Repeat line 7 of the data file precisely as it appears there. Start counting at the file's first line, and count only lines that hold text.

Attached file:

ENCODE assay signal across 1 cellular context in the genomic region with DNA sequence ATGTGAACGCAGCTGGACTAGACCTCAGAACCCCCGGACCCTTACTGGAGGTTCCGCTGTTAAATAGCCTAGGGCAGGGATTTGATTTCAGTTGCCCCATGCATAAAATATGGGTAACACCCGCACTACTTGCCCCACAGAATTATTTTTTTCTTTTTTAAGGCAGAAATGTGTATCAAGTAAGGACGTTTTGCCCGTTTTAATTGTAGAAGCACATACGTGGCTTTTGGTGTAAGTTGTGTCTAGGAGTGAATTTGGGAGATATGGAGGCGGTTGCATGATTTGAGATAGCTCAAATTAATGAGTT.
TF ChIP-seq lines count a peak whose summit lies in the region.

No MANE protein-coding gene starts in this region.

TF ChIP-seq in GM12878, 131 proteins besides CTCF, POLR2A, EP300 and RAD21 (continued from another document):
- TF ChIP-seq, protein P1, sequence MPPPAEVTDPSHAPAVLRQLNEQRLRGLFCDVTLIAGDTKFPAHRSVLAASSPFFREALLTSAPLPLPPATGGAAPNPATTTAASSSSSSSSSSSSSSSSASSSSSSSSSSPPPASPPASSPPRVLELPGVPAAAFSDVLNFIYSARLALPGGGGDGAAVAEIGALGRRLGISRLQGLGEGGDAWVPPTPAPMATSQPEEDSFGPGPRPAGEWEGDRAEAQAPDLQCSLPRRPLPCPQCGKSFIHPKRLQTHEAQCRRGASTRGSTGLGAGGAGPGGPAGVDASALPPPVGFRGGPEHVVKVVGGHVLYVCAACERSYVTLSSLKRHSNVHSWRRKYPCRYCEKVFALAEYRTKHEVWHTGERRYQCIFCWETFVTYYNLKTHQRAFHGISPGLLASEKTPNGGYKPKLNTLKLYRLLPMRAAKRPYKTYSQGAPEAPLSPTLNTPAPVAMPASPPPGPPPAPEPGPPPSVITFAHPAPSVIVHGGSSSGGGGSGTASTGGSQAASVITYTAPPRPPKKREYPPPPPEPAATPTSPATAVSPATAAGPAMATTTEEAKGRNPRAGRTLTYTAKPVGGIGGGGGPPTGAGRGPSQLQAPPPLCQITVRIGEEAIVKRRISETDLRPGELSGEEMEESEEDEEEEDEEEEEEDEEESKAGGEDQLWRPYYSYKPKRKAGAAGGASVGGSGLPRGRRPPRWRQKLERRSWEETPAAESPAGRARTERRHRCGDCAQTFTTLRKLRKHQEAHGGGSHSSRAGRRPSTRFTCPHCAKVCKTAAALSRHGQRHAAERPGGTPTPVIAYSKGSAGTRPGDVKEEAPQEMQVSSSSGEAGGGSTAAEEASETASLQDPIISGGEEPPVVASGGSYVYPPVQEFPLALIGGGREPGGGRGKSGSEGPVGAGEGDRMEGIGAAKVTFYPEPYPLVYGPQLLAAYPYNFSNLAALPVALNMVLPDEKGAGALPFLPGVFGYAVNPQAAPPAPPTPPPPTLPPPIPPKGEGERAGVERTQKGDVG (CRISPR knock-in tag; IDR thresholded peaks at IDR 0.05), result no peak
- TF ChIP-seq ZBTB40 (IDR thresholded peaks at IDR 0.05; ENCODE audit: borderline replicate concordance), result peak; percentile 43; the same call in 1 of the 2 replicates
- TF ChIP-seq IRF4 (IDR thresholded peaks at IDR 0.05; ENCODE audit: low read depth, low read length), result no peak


- TF ChIP-seq IRF4 (IDR thresholded peaks at IDR 0.05; ENCODE audit: low read depth, low read length), result no peak